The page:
On May 29, 2015 the Payment Systems Regulator initiated the information gathering phase of its review to develop final terms of reference on indirect access to payment systems and whether competition is working well for service-users. The key questions that the review seeks to address are set out in the Terms of Reference, and include exploring the gap between the services that indirect payment service providers want and what they receive, the factors which have led to a limited number of indirect access providers in the market and the options available to improve indirect access to interbank payment systems. The review covers the main interbank payment systems (Bacs, CHAPS, Cheque and Credit, Faster Payments Service and LINK). The Payment Systems Regulator expects to publish an interim report by January 2016 and a final report by May 2016.

What this means for you

Firms are advised to:

  • consider how to influence the direction, focus and outcome of the review. Where firms are not required to participate, consider whether there is benefit to them in proactively engaging with the PSR.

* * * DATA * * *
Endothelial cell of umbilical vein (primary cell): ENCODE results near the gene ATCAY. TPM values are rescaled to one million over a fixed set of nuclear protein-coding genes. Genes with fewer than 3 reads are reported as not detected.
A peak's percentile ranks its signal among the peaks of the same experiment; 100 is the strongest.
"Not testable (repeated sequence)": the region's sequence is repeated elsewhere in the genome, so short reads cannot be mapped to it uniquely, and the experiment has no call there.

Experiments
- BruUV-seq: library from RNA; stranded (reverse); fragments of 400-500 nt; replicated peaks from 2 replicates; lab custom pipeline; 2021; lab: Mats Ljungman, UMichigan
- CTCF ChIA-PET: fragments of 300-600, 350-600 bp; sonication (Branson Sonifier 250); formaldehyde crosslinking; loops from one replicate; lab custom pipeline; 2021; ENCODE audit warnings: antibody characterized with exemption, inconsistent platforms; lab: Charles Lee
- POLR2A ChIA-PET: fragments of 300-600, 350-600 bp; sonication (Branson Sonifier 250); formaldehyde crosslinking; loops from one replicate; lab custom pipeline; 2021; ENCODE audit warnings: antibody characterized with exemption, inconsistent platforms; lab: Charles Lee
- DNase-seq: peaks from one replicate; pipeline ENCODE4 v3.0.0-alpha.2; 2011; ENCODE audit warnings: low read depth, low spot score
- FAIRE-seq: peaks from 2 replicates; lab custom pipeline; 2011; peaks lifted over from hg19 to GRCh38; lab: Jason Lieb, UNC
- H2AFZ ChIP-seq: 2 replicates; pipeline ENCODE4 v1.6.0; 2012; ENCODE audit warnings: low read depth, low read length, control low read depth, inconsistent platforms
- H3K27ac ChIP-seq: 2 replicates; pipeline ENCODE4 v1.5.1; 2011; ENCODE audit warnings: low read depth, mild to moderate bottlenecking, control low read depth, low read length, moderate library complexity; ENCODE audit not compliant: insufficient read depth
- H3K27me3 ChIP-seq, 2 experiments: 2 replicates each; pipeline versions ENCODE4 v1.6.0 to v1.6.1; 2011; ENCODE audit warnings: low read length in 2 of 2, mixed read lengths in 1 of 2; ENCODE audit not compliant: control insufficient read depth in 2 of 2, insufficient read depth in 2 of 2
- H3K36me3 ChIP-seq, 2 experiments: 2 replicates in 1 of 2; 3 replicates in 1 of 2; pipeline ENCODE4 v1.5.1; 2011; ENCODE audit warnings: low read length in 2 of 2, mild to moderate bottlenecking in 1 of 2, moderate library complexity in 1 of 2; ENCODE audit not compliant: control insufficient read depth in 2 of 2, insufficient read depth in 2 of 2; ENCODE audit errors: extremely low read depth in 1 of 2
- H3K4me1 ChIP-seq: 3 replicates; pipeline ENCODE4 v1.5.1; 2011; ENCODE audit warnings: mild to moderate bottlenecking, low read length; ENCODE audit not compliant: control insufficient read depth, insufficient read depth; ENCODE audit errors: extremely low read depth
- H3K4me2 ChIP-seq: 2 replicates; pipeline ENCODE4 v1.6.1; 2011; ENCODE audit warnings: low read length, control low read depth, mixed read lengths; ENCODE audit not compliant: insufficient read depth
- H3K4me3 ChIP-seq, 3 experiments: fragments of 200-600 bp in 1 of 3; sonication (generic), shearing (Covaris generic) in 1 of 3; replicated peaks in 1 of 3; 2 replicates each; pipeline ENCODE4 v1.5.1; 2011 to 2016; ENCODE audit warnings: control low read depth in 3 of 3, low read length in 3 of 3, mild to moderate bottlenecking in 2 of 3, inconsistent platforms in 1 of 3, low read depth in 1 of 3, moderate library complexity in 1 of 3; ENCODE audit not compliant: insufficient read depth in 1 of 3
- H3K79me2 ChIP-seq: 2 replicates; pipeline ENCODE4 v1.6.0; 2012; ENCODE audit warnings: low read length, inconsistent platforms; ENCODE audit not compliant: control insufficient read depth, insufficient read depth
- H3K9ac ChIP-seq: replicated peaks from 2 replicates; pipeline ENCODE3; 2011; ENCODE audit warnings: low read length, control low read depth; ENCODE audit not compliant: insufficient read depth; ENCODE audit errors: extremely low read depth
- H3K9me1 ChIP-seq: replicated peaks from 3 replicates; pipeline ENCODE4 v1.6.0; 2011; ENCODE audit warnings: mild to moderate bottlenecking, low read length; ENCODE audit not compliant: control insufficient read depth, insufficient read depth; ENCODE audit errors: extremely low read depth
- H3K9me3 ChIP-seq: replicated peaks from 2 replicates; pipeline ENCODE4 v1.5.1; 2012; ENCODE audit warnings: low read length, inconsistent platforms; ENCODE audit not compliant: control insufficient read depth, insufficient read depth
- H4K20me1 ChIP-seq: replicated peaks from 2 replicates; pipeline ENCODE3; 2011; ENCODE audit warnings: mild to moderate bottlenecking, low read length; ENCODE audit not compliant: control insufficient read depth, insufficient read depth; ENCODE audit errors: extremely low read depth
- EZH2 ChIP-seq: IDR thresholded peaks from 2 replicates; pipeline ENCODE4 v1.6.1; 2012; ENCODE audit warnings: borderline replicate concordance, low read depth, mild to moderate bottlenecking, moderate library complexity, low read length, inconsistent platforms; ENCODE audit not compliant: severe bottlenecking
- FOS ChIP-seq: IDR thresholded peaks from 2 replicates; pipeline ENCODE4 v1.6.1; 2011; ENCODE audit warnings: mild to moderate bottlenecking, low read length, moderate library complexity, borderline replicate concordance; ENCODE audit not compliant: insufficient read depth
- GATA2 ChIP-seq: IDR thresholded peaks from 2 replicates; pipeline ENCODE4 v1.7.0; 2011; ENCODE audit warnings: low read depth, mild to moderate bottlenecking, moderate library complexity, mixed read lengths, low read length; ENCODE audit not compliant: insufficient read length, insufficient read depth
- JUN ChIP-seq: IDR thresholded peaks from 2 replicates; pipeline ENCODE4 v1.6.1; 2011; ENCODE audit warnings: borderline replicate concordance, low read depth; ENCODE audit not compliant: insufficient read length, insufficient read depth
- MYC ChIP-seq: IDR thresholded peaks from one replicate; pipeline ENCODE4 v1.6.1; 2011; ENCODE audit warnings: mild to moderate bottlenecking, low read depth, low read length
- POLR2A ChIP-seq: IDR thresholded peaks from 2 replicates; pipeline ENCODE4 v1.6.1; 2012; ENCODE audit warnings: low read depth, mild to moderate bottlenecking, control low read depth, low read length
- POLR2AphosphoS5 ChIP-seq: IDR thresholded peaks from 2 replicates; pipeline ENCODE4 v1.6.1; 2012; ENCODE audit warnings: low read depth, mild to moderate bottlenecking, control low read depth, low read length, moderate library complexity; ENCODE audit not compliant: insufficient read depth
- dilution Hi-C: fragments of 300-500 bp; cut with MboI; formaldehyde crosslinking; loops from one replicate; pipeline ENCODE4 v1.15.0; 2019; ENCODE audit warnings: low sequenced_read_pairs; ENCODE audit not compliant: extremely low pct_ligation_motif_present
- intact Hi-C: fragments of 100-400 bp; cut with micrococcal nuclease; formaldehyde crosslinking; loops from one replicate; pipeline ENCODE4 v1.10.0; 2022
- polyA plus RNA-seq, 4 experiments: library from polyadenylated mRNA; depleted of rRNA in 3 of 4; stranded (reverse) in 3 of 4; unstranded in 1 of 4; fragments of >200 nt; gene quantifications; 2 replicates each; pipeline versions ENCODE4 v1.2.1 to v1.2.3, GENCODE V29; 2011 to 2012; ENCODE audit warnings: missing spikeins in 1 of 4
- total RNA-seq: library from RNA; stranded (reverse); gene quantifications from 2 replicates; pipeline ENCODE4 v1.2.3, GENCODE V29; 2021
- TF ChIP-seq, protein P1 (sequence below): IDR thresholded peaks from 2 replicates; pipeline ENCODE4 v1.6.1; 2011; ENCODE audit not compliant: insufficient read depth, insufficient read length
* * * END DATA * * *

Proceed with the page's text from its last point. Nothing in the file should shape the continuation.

• think strategically about what outcomes would be most advantageous for the firm and how to influence to best achieve those outcomes.
  • think about whether it is appropriate to challenge requests for information, for example if the scope is too wide, or to rephrase questions to ensure the focus of any data-gathering is useful.
  • be careful to mark selectively any sensitive written submissions to the PSR as confidential - the PSR will assume anything not marked confidential can be published and will not accept ‘blanket’ confidentiality claims.
  • be aware that while confidential information is generally likely to be protected from disclosure, the PSR is empowered to share firms’ confidential information where it would assist it in performing its functions.

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For more information contact